DIEP or deep inferior epigastric artery perforator flaps for breast reconstruction are commonly used in delayed breast reconstruction and following radiation therapy. Breast reconstruction with DIEP flaps typically require three stages of surgery to maximize the symmetry that is able to be obtained.
In the first stage, the skin and fat from the lower abdomen is harvested and then transferred to the chest with microsurgical anastomosis. The goal of the first surgery is to transfer the tissue to the breasts and allow all incisions to heal and both microsurgical grafts to take. Often when one breast has been radiated, the tissue characteristics differ between the two sides. The differences in the elasticity of the skin can allow the flaps to heal in slightly different positions, even though the flaps were placed symmetrically at the time of surgery.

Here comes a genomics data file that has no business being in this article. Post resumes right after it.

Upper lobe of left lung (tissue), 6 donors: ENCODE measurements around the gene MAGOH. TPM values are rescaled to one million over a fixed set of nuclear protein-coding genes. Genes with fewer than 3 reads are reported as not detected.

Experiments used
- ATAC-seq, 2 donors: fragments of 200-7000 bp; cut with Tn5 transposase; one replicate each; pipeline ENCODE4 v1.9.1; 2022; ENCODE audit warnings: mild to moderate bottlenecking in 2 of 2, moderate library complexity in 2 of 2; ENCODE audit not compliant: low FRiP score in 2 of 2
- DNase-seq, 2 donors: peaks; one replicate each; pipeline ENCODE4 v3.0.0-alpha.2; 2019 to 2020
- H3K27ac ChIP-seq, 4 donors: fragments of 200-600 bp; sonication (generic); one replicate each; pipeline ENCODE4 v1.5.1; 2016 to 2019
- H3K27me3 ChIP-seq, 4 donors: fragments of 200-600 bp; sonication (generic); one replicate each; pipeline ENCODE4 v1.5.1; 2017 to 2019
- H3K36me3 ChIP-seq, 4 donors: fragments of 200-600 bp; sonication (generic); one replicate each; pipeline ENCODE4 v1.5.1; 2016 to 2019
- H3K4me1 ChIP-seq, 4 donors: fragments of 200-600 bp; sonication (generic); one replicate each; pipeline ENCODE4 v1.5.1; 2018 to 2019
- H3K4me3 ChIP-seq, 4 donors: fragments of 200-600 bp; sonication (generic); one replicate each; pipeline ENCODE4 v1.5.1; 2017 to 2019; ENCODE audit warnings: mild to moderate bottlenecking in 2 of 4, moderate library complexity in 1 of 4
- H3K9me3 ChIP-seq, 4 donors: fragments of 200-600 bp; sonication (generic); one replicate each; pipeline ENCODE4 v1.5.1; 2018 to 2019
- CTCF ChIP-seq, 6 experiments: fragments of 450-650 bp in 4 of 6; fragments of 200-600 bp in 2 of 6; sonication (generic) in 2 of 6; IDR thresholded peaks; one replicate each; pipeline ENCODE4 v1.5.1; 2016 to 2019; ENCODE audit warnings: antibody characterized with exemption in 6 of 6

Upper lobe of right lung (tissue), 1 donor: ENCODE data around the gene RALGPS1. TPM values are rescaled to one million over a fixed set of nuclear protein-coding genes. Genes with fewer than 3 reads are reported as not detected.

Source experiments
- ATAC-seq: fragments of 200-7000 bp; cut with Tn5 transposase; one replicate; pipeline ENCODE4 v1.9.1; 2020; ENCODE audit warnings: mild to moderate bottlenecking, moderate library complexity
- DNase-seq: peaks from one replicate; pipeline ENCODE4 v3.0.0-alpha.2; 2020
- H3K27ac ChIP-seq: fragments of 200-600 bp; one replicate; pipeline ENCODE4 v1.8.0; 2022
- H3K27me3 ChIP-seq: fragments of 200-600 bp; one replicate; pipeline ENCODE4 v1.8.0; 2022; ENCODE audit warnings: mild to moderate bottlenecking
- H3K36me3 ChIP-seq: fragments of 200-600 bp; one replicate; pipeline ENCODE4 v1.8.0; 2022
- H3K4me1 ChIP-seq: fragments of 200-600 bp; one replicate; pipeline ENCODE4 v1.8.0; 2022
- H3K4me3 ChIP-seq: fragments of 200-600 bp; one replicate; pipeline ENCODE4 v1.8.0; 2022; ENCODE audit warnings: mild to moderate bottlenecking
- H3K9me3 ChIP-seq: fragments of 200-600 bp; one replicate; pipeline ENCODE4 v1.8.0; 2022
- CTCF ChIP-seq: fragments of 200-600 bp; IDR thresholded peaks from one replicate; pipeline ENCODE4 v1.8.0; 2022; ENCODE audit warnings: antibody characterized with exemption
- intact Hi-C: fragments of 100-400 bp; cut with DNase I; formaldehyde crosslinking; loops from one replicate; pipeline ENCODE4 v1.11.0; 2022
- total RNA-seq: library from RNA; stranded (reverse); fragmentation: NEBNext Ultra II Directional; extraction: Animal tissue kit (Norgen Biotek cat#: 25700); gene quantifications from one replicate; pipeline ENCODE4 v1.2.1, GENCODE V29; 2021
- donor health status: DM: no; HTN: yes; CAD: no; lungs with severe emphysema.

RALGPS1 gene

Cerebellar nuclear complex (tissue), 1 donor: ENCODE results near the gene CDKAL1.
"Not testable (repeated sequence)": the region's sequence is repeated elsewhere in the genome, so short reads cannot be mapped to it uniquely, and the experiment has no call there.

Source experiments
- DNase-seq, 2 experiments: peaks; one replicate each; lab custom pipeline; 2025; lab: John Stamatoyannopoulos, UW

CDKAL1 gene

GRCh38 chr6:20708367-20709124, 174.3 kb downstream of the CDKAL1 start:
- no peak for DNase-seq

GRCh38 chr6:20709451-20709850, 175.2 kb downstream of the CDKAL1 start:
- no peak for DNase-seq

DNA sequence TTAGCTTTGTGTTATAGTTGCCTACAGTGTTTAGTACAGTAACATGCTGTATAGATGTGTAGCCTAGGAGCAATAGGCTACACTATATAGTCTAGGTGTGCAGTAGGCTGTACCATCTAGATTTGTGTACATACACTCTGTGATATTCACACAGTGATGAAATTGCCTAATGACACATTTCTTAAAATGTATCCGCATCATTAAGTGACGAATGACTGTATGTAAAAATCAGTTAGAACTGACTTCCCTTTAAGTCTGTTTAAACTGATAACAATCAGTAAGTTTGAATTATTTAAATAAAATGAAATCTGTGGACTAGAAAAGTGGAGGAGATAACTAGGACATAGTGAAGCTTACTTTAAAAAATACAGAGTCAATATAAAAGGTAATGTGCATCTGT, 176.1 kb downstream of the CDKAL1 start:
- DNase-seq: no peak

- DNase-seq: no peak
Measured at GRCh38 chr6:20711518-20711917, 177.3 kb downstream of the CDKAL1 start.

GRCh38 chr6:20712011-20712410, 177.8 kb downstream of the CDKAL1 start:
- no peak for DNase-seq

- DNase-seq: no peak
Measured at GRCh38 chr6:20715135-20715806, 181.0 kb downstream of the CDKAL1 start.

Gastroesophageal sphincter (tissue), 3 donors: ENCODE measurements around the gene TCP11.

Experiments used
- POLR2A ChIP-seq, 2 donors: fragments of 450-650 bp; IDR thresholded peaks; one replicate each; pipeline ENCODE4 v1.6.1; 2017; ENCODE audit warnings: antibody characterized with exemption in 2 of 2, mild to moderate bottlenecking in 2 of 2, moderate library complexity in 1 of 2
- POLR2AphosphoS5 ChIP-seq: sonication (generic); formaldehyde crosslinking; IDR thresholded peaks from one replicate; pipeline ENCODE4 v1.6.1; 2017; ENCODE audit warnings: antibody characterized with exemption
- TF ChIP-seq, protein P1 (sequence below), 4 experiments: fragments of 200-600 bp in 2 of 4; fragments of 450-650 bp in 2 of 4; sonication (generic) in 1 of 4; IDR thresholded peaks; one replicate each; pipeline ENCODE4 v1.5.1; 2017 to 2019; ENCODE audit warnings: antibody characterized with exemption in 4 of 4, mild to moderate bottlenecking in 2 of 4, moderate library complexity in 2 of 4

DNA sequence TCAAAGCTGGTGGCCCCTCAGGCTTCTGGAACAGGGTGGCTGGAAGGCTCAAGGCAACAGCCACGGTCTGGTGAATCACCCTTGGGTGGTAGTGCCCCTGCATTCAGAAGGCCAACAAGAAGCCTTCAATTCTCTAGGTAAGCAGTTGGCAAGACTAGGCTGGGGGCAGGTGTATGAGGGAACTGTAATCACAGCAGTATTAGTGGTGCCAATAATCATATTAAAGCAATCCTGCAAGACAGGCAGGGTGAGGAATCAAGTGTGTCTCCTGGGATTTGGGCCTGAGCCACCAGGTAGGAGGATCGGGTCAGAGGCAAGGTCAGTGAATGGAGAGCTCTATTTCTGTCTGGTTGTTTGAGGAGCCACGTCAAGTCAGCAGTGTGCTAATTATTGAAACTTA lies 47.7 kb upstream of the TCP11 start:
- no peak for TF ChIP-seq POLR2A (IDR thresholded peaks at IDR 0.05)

Typically, the non-radiated side requires a second procedure to lift the newly reconstructed breast mound. At the same time that corrections are made to change the symmetry of the breast, changes can be made to correct any differences that exist in volume. This can be accomplished by removing some fat from one of the flaps or possibly the addition of an implant if the skin envelope is now healthy enough to accept and implant.